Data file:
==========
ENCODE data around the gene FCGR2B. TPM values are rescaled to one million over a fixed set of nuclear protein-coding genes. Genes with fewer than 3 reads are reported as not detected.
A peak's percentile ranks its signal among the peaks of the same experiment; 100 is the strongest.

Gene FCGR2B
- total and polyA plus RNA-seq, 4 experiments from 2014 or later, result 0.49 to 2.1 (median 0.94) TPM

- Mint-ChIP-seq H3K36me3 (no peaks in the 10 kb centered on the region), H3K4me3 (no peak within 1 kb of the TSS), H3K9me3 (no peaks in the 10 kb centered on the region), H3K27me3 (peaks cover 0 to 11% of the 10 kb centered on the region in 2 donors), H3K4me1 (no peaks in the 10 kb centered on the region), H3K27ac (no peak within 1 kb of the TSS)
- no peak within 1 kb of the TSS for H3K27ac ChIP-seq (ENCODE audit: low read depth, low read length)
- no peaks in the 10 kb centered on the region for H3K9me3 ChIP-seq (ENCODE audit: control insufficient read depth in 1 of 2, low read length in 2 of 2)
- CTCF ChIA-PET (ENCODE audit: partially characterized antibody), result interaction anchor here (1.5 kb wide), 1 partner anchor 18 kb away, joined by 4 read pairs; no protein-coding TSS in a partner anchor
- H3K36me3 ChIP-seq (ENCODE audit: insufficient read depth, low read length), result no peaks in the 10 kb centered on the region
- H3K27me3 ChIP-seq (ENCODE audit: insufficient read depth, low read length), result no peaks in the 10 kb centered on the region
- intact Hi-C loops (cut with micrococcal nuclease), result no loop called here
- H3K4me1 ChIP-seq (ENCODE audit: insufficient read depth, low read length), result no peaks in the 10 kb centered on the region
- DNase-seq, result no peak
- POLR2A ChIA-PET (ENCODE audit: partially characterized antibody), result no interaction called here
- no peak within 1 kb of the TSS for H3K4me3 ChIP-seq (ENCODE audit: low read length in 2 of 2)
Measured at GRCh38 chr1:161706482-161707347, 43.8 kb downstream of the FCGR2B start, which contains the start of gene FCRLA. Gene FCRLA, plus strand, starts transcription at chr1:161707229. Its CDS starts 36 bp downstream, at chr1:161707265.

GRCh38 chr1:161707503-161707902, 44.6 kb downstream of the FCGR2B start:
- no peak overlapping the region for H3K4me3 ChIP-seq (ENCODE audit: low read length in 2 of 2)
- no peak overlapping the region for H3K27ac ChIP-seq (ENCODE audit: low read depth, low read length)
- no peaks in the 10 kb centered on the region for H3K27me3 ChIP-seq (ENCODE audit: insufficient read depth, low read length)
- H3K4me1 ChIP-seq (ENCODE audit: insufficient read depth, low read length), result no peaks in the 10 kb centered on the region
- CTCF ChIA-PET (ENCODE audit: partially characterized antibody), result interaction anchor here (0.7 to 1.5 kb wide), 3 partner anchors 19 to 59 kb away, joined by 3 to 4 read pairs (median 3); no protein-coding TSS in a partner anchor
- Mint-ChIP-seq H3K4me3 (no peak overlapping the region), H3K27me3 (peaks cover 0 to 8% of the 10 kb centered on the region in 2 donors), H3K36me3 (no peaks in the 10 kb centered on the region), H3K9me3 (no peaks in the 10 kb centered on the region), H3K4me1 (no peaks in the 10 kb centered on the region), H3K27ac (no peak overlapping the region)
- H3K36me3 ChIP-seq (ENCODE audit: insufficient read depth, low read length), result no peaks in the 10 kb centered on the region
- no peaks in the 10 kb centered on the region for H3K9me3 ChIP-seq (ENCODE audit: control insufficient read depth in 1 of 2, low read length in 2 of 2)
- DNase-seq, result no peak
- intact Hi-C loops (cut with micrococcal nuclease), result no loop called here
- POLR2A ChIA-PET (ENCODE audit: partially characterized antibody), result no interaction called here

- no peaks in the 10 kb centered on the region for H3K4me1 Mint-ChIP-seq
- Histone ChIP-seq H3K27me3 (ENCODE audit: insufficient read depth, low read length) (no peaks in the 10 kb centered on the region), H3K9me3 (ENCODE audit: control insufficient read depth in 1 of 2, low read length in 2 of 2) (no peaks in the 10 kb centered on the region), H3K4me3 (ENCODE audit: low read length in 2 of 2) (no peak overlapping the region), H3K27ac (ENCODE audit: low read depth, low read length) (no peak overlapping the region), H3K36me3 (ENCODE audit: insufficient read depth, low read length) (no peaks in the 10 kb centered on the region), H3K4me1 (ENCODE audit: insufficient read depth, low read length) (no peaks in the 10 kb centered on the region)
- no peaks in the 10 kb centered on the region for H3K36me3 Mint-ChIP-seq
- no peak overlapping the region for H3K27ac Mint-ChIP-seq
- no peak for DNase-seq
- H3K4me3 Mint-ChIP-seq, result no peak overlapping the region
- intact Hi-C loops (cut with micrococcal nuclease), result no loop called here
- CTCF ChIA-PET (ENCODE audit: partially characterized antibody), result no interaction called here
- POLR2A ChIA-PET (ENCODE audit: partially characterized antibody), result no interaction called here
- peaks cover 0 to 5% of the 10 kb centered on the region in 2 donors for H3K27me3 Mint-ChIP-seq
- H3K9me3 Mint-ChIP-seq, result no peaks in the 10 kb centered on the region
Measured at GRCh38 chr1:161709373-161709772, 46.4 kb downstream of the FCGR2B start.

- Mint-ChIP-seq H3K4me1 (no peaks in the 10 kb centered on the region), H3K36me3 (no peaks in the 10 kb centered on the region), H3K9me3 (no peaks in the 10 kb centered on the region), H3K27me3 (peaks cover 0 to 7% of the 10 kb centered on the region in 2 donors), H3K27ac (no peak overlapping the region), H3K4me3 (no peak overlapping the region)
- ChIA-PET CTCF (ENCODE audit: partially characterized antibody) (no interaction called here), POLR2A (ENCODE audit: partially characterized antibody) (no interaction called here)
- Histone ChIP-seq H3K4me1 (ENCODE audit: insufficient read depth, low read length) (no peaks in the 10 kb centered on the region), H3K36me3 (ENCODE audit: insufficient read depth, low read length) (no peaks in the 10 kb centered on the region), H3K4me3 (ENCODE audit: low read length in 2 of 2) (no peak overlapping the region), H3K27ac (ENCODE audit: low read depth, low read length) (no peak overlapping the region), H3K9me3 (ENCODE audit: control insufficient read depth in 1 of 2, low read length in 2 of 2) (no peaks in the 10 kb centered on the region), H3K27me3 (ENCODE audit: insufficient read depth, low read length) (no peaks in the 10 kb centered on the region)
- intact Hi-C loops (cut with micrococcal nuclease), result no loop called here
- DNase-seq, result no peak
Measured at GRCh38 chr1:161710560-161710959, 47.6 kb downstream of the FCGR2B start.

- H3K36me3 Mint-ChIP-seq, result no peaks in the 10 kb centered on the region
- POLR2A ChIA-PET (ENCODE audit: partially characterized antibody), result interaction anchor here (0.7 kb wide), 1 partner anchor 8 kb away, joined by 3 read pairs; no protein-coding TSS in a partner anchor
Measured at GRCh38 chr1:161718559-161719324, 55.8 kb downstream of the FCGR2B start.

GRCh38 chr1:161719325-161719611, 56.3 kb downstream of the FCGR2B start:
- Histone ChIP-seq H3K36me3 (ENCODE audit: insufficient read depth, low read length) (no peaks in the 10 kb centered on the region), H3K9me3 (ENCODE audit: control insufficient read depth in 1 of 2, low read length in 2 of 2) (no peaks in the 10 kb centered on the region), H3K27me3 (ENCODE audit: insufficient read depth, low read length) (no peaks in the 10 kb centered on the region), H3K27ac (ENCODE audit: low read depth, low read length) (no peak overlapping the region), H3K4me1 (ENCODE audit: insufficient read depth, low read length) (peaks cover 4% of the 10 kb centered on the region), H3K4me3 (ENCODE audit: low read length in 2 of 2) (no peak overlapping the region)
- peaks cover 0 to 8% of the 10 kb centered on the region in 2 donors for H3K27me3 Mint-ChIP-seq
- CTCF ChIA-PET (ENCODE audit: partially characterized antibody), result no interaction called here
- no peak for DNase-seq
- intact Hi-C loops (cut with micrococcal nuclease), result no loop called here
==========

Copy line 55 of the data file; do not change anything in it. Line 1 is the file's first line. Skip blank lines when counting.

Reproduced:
- intact Hi-C loops (cut with micrococcal nuclease), result no loop called here